Thursday, June 13, 2024

“Not ‘goons’ or ‘mafia,’ they are our representatives”; Ansaris of Ghazipur

“Their leader” is Afzal Ansari, the elder brother of Mukhtar Ansari, a five-time MLA from Mohammadabad Assembly seat and a two-time elected Member of Parliament from Ghazipur. Photo: Sahid Faris/Maktoob

If one visits Ghazipur, Mau, Azamgarh, or Eastern Uttar Pradesh, also known as Purvanchal in the local language, it is close to impossible that one doesn’t come across the name ‘Ansaris’, most specifically Mukhtar Ansari.

The Ansaris of the region have a longstanding history of serving the nation as freedom fighters, diplomats, scholars, and politicians at various intervals of time.

Most recently, the name in the headlines was Mukhtar Ansari, a five-time elected Member of the Legislative Assembly from the Mau Sadar seat of Uttar Pradesh, who breathed his last on March 28th, 2024, after spending a significant time of his life in jail.

His family members had alleged that Ansari was being slow-poisoned in prison, while the officials reported the death due to cardiac arrest.

If one goes by a cursory search on any search engine, Ansari is defined as ‘Gangster turned politician’. He was booked in almost 65 criminal cases ranging from extortion, murder and rioting at different periods of time.

However, the continuous media portrayal of him as a ‘mafia’, ‘don’, and ‘gangster’ somehow couldn’t manage to erase or lessen his formidable political and social influence in the region.

Since 1996, when he entered the Indian political landscape to date, he not only enjoyed the unwavering support from the masses of his region but from almost every political party.

Ansari’s successful political clout can be substantiated by the fact that he never lost any election in his Mau Sadar seat, despite being behind bars for two long decades on criminal charges.

To attend the funeral of Ansari, people gathered in large numbers, even though the district magistrate had threatened locals with registering a case against them if they attended his last rites.

Maktoob traveled to Mau and tried to trace the local sentiment, the impact of his death on the ongoing Lok Sabha elections, and the political and social aspirations of Mau and Ghazipur.

The town of Mau is spread across 20 km, seemingly silent during the day and much louder and vibrant at night due to the textile power looms that run its centuries-old saree industry, which usually starts working in the evening and runs until early morning.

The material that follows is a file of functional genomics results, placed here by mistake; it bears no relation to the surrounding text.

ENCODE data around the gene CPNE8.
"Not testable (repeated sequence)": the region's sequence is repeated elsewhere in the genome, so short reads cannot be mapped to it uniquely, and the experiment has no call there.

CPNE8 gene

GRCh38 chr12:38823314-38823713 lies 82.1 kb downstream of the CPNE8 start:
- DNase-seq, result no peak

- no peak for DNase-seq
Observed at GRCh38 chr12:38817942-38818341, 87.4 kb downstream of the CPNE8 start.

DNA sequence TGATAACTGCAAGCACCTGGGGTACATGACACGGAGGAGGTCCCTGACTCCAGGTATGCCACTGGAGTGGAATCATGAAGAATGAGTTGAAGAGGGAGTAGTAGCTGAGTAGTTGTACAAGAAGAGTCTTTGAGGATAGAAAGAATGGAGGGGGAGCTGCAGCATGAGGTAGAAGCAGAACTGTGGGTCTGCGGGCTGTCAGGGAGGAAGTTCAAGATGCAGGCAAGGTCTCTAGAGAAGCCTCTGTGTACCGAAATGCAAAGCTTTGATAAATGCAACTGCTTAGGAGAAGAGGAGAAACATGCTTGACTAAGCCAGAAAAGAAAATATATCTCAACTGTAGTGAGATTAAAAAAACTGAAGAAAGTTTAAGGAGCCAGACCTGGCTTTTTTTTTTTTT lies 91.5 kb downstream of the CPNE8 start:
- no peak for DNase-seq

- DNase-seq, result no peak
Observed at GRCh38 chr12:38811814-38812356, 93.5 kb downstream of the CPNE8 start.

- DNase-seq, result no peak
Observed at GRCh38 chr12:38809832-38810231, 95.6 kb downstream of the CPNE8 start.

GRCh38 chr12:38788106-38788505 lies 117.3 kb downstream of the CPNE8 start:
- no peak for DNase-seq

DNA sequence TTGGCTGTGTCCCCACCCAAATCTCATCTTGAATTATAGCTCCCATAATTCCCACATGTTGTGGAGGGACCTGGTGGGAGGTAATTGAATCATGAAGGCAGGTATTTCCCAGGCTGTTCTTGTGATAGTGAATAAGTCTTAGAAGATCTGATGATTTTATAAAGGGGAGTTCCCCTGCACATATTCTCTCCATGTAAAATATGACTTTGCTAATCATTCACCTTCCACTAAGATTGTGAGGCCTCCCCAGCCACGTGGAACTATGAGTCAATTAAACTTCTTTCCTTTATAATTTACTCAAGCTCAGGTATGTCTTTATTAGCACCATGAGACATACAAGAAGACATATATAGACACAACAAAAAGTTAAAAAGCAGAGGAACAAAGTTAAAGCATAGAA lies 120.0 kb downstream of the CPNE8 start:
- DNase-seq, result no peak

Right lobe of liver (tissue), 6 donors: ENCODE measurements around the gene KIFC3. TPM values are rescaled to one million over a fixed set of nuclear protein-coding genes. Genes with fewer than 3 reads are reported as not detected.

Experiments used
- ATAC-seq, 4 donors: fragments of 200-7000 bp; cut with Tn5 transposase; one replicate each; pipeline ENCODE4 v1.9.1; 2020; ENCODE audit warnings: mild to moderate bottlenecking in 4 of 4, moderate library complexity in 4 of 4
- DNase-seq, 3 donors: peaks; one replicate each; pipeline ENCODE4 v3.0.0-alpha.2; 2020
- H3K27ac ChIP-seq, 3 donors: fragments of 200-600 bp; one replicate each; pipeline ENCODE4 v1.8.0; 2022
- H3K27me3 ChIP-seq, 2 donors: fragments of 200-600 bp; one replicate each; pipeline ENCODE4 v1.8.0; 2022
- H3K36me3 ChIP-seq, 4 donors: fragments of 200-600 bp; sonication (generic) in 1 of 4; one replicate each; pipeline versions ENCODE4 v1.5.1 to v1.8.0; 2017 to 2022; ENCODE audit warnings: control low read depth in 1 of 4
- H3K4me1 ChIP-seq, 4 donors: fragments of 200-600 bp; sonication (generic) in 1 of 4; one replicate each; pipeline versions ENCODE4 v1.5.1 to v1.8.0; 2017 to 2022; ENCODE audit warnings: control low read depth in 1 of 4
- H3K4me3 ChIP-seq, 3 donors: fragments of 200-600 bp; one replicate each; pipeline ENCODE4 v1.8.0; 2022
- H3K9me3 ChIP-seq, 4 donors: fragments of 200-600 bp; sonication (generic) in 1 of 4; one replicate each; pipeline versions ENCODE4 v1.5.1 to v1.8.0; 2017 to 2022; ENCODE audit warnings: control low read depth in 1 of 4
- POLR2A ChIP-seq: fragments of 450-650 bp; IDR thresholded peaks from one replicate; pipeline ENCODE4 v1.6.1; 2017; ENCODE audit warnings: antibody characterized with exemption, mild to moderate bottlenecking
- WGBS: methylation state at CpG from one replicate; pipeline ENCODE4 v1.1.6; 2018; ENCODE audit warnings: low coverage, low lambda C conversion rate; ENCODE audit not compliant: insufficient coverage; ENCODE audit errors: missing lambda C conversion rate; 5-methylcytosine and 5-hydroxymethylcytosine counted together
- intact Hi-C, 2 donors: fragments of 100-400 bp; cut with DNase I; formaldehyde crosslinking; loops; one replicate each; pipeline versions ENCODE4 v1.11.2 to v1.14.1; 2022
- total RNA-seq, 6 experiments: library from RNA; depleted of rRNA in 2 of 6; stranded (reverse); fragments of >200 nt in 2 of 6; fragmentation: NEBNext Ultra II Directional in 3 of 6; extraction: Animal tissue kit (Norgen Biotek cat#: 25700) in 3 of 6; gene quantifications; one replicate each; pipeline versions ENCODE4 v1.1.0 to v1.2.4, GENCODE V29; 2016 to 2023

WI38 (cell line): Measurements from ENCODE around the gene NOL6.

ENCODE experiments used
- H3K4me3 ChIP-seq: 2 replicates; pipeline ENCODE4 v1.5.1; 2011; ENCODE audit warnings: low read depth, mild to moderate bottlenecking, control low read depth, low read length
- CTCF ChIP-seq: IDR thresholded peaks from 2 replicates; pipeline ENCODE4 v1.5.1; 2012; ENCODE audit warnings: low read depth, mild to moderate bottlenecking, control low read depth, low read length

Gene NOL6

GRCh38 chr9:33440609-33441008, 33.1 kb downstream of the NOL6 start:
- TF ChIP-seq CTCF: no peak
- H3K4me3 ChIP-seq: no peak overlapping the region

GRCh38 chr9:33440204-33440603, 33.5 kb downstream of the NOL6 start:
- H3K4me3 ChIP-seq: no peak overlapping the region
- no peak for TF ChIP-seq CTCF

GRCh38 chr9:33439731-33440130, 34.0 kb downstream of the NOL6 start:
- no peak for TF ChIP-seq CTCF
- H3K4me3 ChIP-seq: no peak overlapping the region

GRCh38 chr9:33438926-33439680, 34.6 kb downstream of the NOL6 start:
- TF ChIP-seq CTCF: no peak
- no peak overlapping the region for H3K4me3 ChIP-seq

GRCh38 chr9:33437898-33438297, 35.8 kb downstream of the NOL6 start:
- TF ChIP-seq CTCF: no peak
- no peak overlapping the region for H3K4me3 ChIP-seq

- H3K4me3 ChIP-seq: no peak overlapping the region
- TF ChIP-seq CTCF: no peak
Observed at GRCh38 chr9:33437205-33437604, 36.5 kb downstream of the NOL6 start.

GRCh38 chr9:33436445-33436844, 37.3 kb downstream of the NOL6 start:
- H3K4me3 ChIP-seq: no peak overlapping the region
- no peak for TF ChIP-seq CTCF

Upon entering the region, one can notice men at almost every crossroad, gathered and immersed in political discussions while sipping tea from their earthen tea cups, even in the declared heat wave. The significant noise that comes from weaving sarees in the looms cannot be ignored.

Unemployment, education and Inflation

On one such crossroad was sitting Ali, a resident of Ghosi Lok Sabha, who said the major issues in the region are unemployment, price rise, and inflation.

He said, “There are crores of youth, graduates and educated with multiple degrees in hand, sitting jobless in their homes or at any of these crossroads like us, not just in villages but in cities too.”

“In the last 10 years, the only thing Modi could give to the youth and public was falsehood. Seven competitive exams were conducted in Uttar Pradesh during this time but all the papers were leaked. What do students do then? Modi promised 2 crore jobs in 2014; what happened to that promise? Those who were 28 years old 10 years ago are now 38 years old; will they be able to appear for the exams for jobs now?” asked Ali.

Ali. Photo: Sahid Faris/Maktoob

He added, “A developed nation is determined by three factors: its state of civil services, healthcare system, and agriculture, and we all are well aware of the state of all these sectors. Farmers are being killed on the roads, healthcare is very evident, and you can see railways, where people are stuffed into trains beyond their capacity.”

However, Ali said that the politics of polarization furthered by the Bharatiya Janata Party and Prime Minister Narendra Modi doesn’t work in their region as it is the most secular constituency.

He said, “We drink water from the ghats where once Ram and Rahim lived and grew up together; we still do. No Hindu-Muslim politics can work here.”

Kaleem Tabish, who works in a loom, was going to buy milk for his 2-year-old child and stopped by to say that elections should be fought only on the issue of inflation, as everyone is so deeply affected by this one issue.

He was certain that it should be the major focus for the elections, politicians, and legislators, after the government is formed. He said, “Tomorrow if I get my son admitted to the school, it alone will cost me more than 6000 rupees. So where should I put my money, in educating my child or in running my everyday life?”

“With each passing day, the burden of inflation weighs heavier, and no matter how much I earn, it is always less than what I need to buy, forget about wants. It impacts the livelihood and aspirations of a citizen and voter like me, and with this, we will vote for the one who promises and ensures a more stable future and smooth life,” Tabish said.

Kaleem Tabish, who works in a loom, was going to buy milk for his 2-year-old child and stopped by to say that elections should be fought only on the issue of inflation, as everyone is so deeply affected by this one issue. Photo: Sahid Faris/Maktoob

About Ansari, he said, “We have a lot of respect for him. I could never meet him, but he was a good man. He used to help people beyond his capacity and was not a ‘goonda’ like the media says.”

In Khiribagh, a busy market area in Mau, Vakeel Ahmed, secretary of the Congress Committee in the town, said, “We are now focused on the country’s prosperity and development. The major issues are unemployment, education, and all-time high prices of everything, which are increasing every day.” 

He said that the government should change at all costs because, “The country doesn’t run on religion, caste, Hindu-Muslim, Mandir-Masjid; it runs on development.”

Ahmed praised the Bharat Jodo Yatra of Congress leader Rahul Gandhi and said that he also walked along with thousands of people who look forward to a better India and change. He also accused Mayawati, the Bahujan Samaj Party supremo, of “siding with the BJP” for not being a part of the INDIA alliance.